No. 09-72887 Agency No. A092-525-782
NOT FOR PUBLICATION
On Petition for Review of an Order of the
Board of Immigration Appeals
Argued and Submitted October 12, 2011
Before: PREGERSON and D.W. NELSON, Circuit Judges, and LYNN, District Judge.
Jose Zuniga-Perez ("Zuniga-Perez"), a native and citizen of Mexico and a legal permanent resident of the United States, petitions for review of the Board of Immigration Appeals' ("BIA") order which summarily affirmed an Immigration Judge's ("IJ") finding of removability.
We have jurisdiction under 8 U.S.C. § 1252. We affirm the BIA's decision.
On appeal, Zuniga-Perez asserts that the IJ failed to explain the immigration process and that the IJ failed to probe Zuniga-Perez's decision to appear pro se. Neither of these arguments were asserted before the BIA. A petitioner's failure to raise an argument to the BIA generally bars this court "from reaching the merits of a legal claim." Barron v. Ashcroft, 358 F.3d 674, 678 (9th Cir. 2004) (citing 8 U.S.C. § 1252(d)(1)). Accordingly, we lack jurisdiction to address these arguments.
Where the BIA affirms the IJ's decision without an opinion under 8 C.F.R. § 1003.1(e)(4), "the IJ's decision becomes the BIA's decision and we evaluate the IJ's decision as we would that of the Board." Lanza v. Ashcroft, 389 F.3d 917, 925 (9th Cir. 2004) (internal quotation marks omitted). Accordingly, in this case we review the IJ's decision. Zuniga-Perez challenges the IJ's decision on two grounds: (1) that the IJ violated his due process rights; and, (2) that the IJ erred in finding him removable.
Zuniga-Perez raises two due process claims. First, Zuniga-Perez contends that the IJ should have determined whether an appeal was pending on Zuniga-Perez's state court drug conviction. An IJ may consider a criminal conviction when "the trial court enter[s] a formal judgment of guilt." Planes v. Holder, 652 F.3d 991, 996 (9th Cir. 2011). There is no requirement "that all direct appeals be exhausted or waived." Id. Accordingly, the IJ's failure to inquire as to the status of Zuniga-Perez's state court conviction does not violate Zuniga-Perez's due process rights.
Second, Zuniga-Perez asserts that the IJ failed to address his effort to qualify his admission to the "illicit trafficker" charge. On appeal, Zuniga-Perez asserts that he "was attempting to articulate that his conviction qualified under the exception of the Federal First Offender Act ("FFOA")." The FFOA, however, is not available as a qualified exception to those respondents who are eligible for, but have not yet received, expungement of the conviction. See Chavez-Perez v. Ashcroft, 386 F.3d 1284, 1291 (9th Cir. 2004). Here, the record and the briefs are silent as to whether Zuniga-Perez is actually eligible for or received expungement of his state criminal conviction for possession of marijuana for sale. We can only speculate that Zuniga-Perez "might petition a [ ] court for expungement, and that a court might grant that relief." Id. at 1292 (emphasis in original). Accordingly, Zuniga-Perez failed to meet his burden in demonstrating a due process violation.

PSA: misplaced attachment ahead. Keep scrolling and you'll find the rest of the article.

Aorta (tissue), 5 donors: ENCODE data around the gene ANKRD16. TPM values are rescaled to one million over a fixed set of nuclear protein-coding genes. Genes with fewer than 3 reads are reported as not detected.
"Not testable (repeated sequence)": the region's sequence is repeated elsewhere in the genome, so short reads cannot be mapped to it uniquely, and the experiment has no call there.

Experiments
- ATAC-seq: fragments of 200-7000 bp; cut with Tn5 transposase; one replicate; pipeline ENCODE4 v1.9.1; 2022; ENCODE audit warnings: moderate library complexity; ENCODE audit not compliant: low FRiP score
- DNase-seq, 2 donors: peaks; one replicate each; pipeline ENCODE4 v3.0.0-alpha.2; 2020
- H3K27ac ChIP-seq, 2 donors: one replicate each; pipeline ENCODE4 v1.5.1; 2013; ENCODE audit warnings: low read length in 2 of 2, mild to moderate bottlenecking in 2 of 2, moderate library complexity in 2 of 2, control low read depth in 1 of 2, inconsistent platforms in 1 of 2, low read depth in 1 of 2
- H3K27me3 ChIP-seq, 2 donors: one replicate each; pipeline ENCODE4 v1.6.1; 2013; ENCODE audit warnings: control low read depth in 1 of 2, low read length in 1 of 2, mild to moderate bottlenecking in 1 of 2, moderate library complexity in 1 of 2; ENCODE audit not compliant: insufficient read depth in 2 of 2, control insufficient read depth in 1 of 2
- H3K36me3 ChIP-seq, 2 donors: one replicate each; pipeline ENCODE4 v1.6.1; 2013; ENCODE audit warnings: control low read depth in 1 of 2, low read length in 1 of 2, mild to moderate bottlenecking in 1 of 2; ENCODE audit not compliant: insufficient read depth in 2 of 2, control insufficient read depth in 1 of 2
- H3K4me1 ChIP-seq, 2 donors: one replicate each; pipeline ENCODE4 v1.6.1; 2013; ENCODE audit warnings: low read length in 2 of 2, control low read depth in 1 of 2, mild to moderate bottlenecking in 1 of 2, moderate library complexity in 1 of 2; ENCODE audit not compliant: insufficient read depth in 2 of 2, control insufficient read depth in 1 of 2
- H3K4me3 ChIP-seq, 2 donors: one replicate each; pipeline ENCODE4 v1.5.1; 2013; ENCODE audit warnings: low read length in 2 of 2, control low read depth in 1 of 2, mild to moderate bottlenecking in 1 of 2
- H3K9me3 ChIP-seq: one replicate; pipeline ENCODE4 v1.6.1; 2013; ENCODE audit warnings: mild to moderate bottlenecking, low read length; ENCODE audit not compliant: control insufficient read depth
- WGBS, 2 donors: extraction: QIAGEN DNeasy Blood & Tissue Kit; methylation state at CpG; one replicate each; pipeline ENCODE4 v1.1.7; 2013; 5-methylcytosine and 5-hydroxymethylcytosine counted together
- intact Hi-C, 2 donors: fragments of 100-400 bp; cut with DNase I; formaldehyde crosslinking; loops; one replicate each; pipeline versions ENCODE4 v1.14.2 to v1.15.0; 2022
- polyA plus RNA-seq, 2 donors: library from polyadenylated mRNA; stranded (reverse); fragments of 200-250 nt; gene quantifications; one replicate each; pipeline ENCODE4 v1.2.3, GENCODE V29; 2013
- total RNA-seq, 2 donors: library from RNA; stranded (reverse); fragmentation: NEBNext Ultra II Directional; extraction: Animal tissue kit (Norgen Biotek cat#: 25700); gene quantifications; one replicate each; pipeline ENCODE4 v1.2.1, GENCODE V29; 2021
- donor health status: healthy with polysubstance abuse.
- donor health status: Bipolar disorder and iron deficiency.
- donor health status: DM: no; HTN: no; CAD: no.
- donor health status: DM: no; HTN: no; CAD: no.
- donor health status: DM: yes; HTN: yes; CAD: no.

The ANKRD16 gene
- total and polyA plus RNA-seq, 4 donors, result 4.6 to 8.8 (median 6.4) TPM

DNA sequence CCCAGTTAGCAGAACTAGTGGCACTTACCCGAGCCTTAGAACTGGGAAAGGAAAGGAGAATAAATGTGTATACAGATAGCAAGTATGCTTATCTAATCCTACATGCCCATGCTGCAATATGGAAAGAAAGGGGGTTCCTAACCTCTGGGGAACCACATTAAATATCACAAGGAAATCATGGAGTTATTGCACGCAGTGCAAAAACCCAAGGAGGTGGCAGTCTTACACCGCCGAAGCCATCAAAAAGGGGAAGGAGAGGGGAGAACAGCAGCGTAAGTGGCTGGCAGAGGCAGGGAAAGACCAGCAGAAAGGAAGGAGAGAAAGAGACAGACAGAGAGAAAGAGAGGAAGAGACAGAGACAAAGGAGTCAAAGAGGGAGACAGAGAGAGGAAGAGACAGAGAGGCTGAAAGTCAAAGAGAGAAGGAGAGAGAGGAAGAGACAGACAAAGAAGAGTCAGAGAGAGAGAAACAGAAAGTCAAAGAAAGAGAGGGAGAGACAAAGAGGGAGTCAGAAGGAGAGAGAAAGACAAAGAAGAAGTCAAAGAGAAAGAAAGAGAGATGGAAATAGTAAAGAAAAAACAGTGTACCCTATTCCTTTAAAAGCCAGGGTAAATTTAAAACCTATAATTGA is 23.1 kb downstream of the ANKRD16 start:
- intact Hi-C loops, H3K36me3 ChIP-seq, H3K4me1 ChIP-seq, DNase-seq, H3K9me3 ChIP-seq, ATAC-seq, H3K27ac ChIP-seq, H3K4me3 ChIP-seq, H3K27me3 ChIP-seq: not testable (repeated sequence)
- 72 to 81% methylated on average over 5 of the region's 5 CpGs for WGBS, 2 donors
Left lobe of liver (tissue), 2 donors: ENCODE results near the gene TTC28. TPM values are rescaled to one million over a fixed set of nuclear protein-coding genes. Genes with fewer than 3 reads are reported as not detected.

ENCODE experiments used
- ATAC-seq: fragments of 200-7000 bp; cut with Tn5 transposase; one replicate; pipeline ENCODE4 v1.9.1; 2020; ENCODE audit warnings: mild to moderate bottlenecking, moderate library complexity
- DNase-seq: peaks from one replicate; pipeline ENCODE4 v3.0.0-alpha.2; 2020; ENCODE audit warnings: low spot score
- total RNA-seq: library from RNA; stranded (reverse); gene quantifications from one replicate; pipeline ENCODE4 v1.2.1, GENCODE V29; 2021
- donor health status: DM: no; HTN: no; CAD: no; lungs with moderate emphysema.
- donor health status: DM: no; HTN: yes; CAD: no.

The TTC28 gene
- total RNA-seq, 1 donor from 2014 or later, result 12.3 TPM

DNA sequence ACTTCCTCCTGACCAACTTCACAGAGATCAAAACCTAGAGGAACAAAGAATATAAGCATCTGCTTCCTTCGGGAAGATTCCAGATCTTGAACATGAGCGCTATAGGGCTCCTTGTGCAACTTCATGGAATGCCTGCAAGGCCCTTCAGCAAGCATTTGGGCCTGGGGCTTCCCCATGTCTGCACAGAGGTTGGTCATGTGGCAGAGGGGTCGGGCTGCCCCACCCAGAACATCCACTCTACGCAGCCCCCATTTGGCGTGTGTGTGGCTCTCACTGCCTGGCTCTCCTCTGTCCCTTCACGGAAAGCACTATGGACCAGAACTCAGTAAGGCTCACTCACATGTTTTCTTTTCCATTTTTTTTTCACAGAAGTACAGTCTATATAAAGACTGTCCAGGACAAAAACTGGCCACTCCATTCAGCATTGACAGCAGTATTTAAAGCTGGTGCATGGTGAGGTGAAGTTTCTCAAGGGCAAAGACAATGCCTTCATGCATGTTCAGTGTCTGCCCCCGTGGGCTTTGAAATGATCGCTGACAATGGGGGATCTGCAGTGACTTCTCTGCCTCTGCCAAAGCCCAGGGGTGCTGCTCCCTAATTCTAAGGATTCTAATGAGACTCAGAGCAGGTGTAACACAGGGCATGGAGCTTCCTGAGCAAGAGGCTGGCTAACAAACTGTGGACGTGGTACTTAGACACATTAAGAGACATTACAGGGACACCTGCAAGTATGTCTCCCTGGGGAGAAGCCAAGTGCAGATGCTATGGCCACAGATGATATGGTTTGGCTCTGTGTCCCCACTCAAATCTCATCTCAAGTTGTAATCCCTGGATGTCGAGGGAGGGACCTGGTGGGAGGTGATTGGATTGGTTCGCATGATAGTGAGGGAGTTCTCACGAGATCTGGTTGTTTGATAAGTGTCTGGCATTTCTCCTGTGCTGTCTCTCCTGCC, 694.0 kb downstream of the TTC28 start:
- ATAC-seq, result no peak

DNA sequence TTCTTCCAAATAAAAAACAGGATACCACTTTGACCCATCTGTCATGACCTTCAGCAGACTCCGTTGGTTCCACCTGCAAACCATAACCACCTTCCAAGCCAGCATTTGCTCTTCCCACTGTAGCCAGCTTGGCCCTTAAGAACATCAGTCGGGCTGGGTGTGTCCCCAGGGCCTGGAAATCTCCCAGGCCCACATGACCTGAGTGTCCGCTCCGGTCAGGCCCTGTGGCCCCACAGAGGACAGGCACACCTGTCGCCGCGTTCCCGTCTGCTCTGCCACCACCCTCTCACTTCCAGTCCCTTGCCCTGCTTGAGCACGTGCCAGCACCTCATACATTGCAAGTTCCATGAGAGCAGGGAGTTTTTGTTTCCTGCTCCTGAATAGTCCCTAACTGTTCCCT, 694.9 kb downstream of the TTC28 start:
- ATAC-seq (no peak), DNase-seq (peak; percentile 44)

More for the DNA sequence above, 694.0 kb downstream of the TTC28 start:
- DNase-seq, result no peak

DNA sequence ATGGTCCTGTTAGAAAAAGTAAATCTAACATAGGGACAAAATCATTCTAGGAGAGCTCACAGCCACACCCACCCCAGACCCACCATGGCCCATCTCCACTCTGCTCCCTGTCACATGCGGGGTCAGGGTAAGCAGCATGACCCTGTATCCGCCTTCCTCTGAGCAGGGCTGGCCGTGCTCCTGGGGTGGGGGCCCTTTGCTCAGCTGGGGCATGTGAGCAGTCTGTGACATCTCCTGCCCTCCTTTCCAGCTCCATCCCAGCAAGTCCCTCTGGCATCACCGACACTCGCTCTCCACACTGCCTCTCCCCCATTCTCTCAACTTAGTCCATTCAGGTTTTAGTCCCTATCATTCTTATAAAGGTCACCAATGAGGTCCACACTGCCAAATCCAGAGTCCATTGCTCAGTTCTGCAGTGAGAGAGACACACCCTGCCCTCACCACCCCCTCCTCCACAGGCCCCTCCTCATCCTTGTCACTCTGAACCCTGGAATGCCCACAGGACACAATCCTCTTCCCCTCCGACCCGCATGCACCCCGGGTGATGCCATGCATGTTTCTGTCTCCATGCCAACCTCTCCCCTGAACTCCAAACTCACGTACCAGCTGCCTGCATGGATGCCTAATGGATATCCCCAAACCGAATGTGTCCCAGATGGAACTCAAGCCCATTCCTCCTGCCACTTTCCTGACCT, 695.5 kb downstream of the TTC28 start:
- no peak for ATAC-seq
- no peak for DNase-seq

Zuniga-Perez also asserts that the government failed to meet its burden of proof. Yet, at the May 27, 2009 hearing, Zuniga-Perez admitted to the state drug conviction charge alleged in the Notice to Appear ("NTA") during the pleading stage. "[A]dmissions by an alien to facts alleged in an NTA, and concessions concerning matters of law, made in the 8 C.F.R. §1240.10(c) 'pleading stage' of removal proceedings are binding, just as admissions made by a defendant in an answer to a civil complaint are binding in a judicial proceeding." Perez-Mejia v. Holder, 641 F.3d 1143, 1149 (9th Cir. 2011). Once an alien admits facts that support removability, the government has satisfied its burden. Young Sun Shin v. Mukasey, 547 F.3d 1019, 1024 (9th Cir. 2008).
Here, as in Perez-Mejia v. Holder, the NTA expressly stated the federally controlled substance for which Zuniga-Perez was convicted. Perez-Mejia, 641 F.3d at 1154. The IJ told Zuniga-Perez that he was going to "take a pleading...to the allegations." During the pleadings, the IJ asked whether, "[o]n March 19, 2009, [Zuniga-Perez was] convicted in the Superior Court, County of San Diego, for possession of marijuana for sale as charged in allegation 6?". Zuniga-Perez responded in the affirmative. Violation of California Health & Safety Code § 11359, possession of marijuana for sale, is categorically an "aggravated felony" as defined in 8 U.S.C. § 1101(a)(43)(B). Rendon v. Mukasey, 520 F.3d 967, 976 (9th Cir. 2008) ("possession of a controlled substance with the intent to sell contains a trafficking element and is an aggravated felony"); See also U.S. v. Martinez-Rodriguez, 472 F.3d 1087, 1095 (9th Cir. 2007). Accordingly, the government met its burden when Zuniga-Perez admitted to the aggravated felony charge alleged in the NTA during the pleading stage of the hearing. But cf. Pagayon v. Holder, 642 F.3d 1226, 1234 (9th Cir. 2011) (holding that an admission to an overly broad conviction during the evidentiary stage of a removal hearing was not sufficient to establish removability without additional documents of conviction).
With regard to his eligibility for cancellation of removal, "[t]he respondent shall have the burden of establishing that he or she is eligible for any requested benefit or privilege and that it should be granted in the exercise of discretion." 8 C.F.R. § 1240.8(d). "If the evidence indicates that one or more of the grounds for mandatory denial of the application for relief may apply, the alien shall have the burden of proving by a preponderance of the evidence that such grounds do not apply." Id. In the instant case, Zuniga-Perez failed to meet his burden.
Accordingly, we deny the petition for review.
PETITION FOR REVIEW DENIED.